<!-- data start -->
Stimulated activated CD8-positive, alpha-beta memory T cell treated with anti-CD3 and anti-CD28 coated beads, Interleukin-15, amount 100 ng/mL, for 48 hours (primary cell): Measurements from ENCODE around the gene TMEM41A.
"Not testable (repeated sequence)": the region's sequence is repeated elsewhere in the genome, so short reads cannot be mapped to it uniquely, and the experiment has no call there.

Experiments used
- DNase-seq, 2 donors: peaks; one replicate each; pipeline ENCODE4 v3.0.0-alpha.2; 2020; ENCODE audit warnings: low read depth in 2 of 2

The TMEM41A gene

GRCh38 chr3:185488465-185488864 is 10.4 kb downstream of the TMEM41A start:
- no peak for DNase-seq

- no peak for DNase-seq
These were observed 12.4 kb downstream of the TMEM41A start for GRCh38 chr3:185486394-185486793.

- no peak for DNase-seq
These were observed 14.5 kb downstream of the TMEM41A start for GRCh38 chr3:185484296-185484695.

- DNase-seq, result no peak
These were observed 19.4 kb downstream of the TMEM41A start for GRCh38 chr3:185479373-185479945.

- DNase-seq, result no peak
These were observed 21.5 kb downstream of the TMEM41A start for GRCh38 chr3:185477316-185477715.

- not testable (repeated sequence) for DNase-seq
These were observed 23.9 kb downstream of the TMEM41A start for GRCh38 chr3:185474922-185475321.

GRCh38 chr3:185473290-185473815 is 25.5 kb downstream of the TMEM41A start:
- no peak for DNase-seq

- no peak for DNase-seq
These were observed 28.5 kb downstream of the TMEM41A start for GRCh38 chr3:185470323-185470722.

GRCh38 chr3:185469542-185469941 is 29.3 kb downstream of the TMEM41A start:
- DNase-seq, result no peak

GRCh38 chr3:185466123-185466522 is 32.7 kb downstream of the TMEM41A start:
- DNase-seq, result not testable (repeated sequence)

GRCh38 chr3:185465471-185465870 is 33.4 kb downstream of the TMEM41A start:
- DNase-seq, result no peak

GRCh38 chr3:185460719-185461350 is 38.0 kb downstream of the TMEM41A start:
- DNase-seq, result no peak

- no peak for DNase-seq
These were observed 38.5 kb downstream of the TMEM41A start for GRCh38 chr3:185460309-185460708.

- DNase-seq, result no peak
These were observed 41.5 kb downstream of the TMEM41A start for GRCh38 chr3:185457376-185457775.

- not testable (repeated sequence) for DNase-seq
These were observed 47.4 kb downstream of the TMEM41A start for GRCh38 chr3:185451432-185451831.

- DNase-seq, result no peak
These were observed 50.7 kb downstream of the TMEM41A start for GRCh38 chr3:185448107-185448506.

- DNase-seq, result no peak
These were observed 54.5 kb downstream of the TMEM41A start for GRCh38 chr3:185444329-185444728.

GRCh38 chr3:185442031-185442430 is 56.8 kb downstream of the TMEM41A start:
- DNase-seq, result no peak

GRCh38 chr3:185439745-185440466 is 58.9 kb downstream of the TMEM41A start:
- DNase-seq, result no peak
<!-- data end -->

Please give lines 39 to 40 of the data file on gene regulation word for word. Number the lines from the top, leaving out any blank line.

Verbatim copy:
These were observed 54.5 kb downstream of the TMEM41A start for GRCh38 chr3:185444329-185444728.

GRCh38 chr3:185442031-185442430 is 56.8 kb downstream of the TMEM41A start: